Koba the Revolutionary
It is easy to regard Koba from Dawn of the Planet of the Apes as the villain of the film, as misguided, violent, tyrannical, racist and intolerant. However, considering his arguments and actions compared to elements of our real life history allows us to view him in an entirely different light. Koba is a revolutionary thrown forth in early Ape civilization. Koba sought to defend Ape civilization by launching a coup d’etat and establishing his own junta. He did so because he believed his policies were better suited to preserve and protect his people versus the soft, sympathetic, gentleness of Caesar.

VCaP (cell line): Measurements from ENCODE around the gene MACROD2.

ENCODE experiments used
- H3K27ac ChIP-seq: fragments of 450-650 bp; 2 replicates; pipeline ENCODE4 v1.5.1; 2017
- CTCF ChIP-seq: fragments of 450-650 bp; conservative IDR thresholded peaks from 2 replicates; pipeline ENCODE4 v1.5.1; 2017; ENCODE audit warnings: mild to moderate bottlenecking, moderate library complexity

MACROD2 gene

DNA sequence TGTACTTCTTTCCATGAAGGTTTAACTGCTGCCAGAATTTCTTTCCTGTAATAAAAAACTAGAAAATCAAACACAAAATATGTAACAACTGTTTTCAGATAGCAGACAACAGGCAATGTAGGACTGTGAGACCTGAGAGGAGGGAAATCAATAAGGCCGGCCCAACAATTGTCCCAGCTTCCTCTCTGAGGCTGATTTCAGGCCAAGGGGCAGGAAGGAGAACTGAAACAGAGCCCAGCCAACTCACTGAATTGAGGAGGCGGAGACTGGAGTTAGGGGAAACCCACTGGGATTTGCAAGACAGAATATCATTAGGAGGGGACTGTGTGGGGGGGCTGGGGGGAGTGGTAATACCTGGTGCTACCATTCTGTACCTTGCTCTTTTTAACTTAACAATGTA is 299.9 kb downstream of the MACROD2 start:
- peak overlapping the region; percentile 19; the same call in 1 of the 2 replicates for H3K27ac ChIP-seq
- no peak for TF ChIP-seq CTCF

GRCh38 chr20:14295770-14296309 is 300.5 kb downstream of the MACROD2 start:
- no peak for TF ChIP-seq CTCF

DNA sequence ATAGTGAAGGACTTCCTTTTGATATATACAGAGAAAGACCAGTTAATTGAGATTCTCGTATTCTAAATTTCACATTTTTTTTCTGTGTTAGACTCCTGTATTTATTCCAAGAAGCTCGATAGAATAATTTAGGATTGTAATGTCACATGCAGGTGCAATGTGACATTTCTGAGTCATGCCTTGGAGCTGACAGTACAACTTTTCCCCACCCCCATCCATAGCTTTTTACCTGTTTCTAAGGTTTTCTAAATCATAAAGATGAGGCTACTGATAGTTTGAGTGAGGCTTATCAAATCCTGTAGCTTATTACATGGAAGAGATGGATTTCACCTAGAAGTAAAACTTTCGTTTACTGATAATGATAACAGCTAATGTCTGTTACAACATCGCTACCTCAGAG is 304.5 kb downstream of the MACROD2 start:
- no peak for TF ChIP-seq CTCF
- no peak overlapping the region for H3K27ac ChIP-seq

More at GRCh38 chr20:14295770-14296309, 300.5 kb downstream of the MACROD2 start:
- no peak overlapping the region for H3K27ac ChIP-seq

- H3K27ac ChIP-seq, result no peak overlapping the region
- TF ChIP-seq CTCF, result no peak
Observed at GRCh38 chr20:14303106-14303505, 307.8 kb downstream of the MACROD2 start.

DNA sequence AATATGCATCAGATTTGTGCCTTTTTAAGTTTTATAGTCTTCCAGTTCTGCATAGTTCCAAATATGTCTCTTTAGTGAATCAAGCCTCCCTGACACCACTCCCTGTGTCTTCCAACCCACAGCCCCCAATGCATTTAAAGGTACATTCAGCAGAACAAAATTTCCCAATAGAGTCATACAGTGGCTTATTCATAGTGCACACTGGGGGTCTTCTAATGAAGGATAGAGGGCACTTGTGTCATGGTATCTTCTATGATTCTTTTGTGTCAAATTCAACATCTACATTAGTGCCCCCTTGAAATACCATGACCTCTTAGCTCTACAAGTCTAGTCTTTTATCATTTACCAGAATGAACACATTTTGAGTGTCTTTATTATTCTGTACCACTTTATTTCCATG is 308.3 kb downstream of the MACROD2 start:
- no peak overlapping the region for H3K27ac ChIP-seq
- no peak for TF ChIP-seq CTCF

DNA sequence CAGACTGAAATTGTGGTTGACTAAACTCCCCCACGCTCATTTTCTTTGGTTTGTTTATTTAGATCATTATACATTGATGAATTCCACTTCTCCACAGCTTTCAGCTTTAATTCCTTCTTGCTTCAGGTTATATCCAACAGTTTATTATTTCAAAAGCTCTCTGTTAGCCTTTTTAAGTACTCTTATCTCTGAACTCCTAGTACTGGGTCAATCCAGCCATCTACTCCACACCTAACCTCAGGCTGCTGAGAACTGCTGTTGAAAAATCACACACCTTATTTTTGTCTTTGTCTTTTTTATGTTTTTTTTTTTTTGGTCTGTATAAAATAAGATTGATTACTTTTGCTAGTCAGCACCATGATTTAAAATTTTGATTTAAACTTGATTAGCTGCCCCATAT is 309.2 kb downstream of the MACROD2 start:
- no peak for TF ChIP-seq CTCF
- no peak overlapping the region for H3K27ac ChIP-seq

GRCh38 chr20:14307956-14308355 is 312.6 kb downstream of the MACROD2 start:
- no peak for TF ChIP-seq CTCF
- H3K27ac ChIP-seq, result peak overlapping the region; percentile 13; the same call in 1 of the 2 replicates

The root cause of Koba’s Revolution lies in his leader’s views and actions toward the Human Question. As we’ve seen in Dawn of Apes, Koba witnessed convincing evidence to suggest that humans were arming themselves for violence. Apes were also witness to the brash violent reaction of a human upon first encounter with an ape after many years; an encounter that resulted in the shooting of an ape youth. Further interaction reveals that the humans are in a desperate state and that their future is solely dependent on the reinvigoration of a hydro dam. From this, two competing policies arose: one of diplomacy and compassion, championed by Caesar the King, and one of strength and hostility, championed by Koba the Revolutionary. Being King, Caesar’s policy is automatically enacted. Despite his logical argument that assisting humanity will foster them to become a threat to apes, Koba adheres to Caesar. The result of this policy leads to yet another dangerous encounter between humans and an ape innocent as a weapon is discovered amongst the belongings of the very same human guilty of shooting an ape earlier. Since permission to visit the Ape tribe was granted on the basis of surrendering all weapons, the betrayal should be pivotal in ape-human trust. Caesar, though, is softened by the allure of human medicine. Upon learning of the incident, Koba rightly confronts Caesar only to be assaulted and embarrassed. This was Koba’s fateful moment. From then on, Koba understood Caesar to be idealistic and dangerously blind to the wiles and deceit of humanity. That Caesar would put his own family in harms way to satisfy a clutching grasp of irenic living, that Caesar would accept humans into Ape society even after they prove time and time again to be suspicious so long as it benefits him (in the case of medicine curing his wife) regardless of Ape public safety. It is thus cemented in Koba’s mind that the government of Ape society is directed by a cadre of spineless human sympathizers. Their lack of nerve has proven to him that they are unfit to address the serious issue present in the burgeoning human population. And so, as many in human history have done before him, Koba organizes a coup d’etat to overthrow the establishment and install his own junta. Doing so to protect and preserve Ape civilization from an obvious and growing human threat.